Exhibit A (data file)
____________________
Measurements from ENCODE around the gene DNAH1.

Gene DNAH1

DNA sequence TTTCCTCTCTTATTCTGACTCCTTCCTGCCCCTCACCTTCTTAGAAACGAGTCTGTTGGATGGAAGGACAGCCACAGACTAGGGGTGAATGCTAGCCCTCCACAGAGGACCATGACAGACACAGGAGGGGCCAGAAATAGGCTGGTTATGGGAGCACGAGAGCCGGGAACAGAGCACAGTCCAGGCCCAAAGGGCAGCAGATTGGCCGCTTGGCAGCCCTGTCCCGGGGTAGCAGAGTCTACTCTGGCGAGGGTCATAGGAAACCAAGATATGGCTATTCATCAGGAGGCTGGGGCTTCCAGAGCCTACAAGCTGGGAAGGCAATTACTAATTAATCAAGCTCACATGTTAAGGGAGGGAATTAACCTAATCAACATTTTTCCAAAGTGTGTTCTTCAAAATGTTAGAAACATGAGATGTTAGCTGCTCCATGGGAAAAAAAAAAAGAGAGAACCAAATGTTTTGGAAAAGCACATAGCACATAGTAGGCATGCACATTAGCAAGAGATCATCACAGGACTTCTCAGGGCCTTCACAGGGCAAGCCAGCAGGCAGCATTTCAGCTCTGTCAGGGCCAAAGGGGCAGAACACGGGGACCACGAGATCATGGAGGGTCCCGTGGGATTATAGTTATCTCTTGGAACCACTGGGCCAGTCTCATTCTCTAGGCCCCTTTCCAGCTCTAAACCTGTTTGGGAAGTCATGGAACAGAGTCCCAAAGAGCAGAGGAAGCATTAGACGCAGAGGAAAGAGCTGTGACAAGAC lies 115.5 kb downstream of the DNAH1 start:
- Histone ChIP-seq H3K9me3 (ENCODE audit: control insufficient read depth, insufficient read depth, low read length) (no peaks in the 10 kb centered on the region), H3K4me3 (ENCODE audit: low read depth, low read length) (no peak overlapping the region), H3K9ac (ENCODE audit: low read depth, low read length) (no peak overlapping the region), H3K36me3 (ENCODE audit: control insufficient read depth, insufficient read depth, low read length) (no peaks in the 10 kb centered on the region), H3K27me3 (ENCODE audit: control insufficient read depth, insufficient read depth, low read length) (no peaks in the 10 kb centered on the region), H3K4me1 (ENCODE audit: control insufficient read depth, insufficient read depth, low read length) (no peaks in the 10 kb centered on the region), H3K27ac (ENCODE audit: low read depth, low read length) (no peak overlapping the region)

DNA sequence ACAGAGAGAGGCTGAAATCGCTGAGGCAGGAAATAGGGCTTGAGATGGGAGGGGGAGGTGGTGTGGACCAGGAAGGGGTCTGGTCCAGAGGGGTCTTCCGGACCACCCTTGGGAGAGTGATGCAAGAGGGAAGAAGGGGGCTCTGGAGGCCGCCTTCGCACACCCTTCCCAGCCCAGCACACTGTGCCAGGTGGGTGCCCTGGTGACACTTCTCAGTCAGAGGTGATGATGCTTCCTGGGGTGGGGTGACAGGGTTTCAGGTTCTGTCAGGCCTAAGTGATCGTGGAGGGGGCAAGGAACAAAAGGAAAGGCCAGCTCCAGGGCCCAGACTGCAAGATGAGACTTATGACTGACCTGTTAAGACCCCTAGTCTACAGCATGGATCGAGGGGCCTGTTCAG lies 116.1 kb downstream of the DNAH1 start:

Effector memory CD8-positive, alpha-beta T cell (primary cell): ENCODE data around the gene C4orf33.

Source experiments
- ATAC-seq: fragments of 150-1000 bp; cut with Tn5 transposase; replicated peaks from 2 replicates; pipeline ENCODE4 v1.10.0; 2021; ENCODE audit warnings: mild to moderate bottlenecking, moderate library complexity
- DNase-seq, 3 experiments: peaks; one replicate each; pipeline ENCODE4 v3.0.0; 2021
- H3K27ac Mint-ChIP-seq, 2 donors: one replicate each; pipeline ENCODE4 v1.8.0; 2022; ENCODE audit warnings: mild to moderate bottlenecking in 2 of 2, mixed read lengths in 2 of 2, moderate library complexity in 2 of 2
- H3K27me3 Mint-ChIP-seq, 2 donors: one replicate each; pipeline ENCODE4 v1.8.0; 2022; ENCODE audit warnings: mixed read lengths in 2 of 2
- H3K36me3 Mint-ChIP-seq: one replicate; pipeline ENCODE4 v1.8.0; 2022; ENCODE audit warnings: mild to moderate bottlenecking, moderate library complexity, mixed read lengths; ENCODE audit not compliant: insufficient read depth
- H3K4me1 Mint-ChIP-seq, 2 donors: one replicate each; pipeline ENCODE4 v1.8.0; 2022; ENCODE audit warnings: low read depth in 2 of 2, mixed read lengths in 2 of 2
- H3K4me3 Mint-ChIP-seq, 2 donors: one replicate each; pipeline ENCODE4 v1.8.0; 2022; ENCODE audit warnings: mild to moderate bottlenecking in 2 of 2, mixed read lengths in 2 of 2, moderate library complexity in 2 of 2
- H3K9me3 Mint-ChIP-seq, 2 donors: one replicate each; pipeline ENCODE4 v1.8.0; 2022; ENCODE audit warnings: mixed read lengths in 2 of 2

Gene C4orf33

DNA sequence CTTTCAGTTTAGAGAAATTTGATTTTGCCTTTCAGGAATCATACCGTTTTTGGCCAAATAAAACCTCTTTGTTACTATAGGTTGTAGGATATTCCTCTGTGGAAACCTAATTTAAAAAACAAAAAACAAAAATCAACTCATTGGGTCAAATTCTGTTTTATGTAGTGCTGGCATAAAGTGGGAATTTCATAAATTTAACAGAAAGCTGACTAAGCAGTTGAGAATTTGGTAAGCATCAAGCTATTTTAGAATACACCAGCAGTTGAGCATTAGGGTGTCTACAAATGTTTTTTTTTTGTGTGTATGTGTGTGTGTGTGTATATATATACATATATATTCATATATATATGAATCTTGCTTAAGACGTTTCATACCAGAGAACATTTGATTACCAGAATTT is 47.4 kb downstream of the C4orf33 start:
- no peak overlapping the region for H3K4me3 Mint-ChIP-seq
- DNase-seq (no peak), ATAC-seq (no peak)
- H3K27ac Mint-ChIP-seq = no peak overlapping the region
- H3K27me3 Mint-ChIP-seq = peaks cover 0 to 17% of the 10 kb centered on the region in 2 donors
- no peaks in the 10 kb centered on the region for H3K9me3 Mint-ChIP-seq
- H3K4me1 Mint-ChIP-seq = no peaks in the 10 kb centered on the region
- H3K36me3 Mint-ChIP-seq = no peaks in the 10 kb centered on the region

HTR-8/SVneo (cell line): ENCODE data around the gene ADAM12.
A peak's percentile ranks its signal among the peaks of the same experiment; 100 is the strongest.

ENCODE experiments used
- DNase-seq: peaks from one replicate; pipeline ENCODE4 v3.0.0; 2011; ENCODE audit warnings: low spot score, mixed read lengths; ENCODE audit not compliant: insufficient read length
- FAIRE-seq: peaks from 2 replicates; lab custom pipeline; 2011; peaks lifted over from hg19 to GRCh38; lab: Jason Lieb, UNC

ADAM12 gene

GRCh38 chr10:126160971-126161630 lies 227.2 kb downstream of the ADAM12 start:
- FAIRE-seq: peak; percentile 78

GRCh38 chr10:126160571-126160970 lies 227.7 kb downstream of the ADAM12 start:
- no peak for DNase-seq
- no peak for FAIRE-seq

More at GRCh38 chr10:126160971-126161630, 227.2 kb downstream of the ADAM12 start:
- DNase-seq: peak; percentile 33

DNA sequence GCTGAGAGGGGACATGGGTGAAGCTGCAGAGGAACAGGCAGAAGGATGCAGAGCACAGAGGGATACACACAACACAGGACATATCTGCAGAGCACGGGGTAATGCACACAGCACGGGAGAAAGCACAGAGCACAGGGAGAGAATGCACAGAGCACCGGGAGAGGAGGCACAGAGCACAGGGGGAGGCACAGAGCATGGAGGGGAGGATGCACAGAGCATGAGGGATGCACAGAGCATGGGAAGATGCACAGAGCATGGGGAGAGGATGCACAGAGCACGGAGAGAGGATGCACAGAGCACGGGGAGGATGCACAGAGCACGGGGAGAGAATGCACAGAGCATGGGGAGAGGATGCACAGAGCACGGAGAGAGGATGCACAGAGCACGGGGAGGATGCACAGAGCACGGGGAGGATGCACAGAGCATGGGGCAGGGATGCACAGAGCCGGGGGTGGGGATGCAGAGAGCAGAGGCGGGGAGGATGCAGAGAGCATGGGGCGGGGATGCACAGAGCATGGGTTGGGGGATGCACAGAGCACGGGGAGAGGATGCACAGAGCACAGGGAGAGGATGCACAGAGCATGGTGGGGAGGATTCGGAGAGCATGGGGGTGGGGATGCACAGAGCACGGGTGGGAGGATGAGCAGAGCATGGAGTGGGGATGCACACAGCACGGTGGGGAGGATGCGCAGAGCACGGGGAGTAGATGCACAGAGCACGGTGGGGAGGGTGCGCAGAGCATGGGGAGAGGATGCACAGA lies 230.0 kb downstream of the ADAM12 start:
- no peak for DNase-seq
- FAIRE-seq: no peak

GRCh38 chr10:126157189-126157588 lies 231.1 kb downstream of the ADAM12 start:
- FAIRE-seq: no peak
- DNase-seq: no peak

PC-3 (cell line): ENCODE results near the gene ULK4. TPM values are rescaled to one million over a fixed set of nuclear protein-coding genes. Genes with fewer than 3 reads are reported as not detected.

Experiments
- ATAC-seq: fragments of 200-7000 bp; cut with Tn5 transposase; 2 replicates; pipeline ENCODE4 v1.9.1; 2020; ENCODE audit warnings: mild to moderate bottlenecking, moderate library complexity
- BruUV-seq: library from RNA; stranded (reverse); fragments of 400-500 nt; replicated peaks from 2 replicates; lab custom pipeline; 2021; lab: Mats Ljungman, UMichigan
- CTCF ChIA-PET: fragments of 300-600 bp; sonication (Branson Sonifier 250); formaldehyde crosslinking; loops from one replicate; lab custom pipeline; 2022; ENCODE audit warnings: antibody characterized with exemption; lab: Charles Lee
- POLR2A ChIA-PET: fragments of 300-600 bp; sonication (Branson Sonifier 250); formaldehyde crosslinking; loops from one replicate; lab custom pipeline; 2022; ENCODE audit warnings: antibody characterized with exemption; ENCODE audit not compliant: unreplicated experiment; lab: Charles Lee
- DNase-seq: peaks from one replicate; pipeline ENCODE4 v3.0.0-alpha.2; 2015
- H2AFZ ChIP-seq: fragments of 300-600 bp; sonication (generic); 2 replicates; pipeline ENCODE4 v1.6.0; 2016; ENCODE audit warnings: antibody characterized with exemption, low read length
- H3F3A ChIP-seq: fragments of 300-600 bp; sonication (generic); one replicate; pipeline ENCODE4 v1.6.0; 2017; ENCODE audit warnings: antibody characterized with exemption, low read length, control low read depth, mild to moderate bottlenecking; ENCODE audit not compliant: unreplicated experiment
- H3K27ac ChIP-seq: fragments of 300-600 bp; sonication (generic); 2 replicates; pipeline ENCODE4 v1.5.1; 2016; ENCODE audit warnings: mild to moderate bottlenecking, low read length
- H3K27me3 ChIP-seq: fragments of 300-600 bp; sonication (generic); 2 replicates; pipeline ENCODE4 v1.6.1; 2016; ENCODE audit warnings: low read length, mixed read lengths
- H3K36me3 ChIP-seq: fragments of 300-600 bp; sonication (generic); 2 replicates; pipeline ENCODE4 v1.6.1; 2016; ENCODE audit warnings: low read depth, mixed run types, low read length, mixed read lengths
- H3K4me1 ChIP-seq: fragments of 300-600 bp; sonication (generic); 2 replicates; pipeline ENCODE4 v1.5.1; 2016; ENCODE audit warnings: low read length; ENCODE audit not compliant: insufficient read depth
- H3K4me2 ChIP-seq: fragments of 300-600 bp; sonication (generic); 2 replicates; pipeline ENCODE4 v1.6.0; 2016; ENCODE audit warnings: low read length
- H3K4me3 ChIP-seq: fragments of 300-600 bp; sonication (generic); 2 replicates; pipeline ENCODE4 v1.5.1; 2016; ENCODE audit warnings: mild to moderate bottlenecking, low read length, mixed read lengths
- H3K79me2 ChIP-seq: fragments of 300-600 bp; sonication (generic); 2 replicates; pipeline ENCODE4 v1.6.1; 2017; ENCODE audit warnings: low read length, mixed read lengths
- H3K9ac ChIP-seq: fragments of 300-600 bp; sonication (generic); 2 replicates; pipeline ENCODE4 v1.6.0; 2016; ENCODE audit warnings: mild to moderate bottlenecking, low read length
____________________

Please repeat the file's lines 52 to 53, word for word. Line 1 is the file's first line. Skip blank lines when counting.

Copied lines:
- H3F3A ChIP-seq: fragments of 300-600 bp; sonication (generic); one replicate; pipeline ENCODE4 v1.6.0; 2017; ENCODE audit warnings: antibody characterized with exemption, low read length, control low read depth, mild to moderate bottlenecking; ENCODE audit not compliant: unreplicated experiment
- H3K27ac ChIP-seq: fragments of 300-600 bp; sonication (generic); 2 replicates; pipeline ENCODE4 v1.5.1; 2016; ENCODE audit warnings: mild to moderate bottlenecking, low read length